People cannot fill their bellies and go hungry or feed their families. It is not a question of there being too many people or not enough food available. We currently grows enough food to feed 10 billion. Hunger and malnutrition today is a result of structural and political conditions, not the inability to grow enough food. Our food production and distribution is not planned but is at the behest of the anarchy of the market and the exchange economy. This dysfunctional relationship with food is regularly lamented but the reasons are rarely explained. Today, capitalism is unable to feed the world. The future, under capitalism tomorrow, will mean this will get worse. Socialism is the only solution to stopping and reversing climate change – and for providing everyone with the necessities of life.

Many people want to do something about food and the closely related problem of the environment. But virtually all the proposals are limited to tinkering with the existing system or appealing to the good will and reason of the rich and powerful. This is utopian. In a system driven by and defined by commodity production and money, what matters to the capitalists is not food quality or the benefits to human health, but maximising profits. The solution is not to be found in blaming individuals for their “personal choices,” or in changing this or that aspect of the status quo. The solution can only come from abolishing the dysfunctional system of capitalism itself.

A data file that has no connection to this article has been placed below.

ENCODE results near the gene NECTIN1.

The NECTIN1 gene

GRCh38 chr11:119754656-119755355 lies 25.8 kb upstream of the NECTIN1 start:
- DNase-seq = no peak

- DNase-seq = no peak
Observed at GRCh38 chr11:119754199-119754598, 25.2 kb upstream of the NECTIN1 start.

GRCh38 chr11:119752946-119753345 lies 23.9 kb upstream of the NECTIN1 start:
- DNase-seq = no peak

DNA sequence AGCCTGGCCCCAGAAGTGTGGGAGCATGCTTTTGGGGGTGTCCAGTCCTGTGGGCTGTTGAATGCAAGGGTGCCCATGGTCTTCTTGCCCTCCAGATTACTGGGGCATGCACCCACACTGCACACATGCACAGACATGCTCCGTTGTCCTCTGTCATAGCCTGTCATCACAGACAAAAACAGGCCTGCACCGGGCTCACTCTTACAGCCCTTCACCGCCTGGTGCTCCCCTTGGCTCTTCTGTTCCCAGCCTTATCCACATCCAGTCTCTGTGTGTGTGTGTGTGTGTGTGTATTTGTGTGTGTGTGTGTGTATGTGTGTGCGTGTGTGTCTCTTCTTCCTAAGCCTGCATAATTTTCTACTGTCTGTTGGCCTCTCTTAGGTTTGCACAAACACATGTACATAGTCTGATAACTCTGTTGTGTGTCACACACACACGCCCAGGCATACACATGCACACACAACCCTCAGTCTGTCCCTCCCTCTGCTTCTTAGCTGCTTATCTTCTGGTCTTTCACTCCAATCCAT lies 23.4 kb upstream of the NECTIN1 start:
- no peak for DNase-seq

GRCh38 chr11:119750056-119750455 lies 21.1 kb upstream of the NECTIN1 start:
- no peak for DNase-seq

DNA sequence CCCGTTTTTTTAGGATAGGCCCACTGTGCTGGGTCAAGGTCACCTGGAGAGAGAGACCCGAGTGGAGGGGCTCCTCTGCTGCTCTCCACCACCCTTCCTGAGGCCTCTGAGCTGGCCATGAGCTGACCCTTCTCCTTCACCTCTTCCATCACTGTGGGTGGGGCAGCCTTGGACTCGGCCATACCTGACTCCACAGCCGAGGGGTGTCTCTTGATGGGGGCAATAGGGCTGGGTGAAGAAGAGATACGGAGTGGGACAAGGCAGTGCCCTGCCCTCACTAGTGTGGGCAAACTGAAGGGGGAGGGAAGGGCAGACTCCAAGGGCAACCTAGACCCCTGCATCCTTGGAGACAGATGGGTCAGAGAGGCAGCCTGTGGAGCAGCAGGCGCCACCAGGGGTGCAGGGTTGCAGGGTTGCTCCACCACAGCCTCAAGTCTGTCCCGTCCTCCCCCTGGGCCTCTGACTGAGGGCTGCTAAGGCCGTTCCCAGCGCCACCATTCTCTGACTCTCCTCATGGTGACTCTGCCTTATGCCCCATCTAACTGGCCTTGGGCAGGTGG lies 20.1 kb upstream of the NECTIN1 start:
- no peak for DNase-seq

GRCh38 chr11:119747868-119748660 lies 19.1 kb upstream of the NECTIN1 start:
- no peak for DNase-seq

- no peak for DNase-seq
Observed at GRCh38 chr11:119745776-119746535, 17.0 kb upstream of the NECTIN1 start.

A central problem in the food system is one of exploitation of small producers and landless labourers by the more powerful corporations. The market control they seek is through the domination of supply chains and processing. It is here that they believe ‘value adding’ and product differentiation can be achieved. The development of large transnational firms has given rise to a system of production whereby their size and dominance have provided them with an ability to structure the food market. In the food chain, close linkages between large-scale farmers, manufacturers and retailers are used to regulate competition. The key players in the industry are the manufacturers and the retailers who dominate the individual sectors and in doing so attempt to determine the prices and profits in the industry as a whole. Most of these companies operate as dominant firms in their respective market sectors. That provides them with the opportunities to establish prices and profits within the supply chain and ensure governments introduce rules which benefit them and help them dominate small producers. Free-market ideology suggests that prices are determined by the interaction of demand and supply. In the food industry nothing could be further from the truth. Farmers receiving subsidies provide manufacturers and retailers with the ability to purchase low-priced raw materials and sell them at high prices to consumers. A system of import tariffs and subsidies from governments provides subsidies throughout the industry. Dwayne Andreas, the boss of Archer Daniels Midland - one of the global giants - said in 1995, "There isn't one grain of anything in the world that is sold in a free market. Not one! The only place you see a free market is in the speeches of politicians."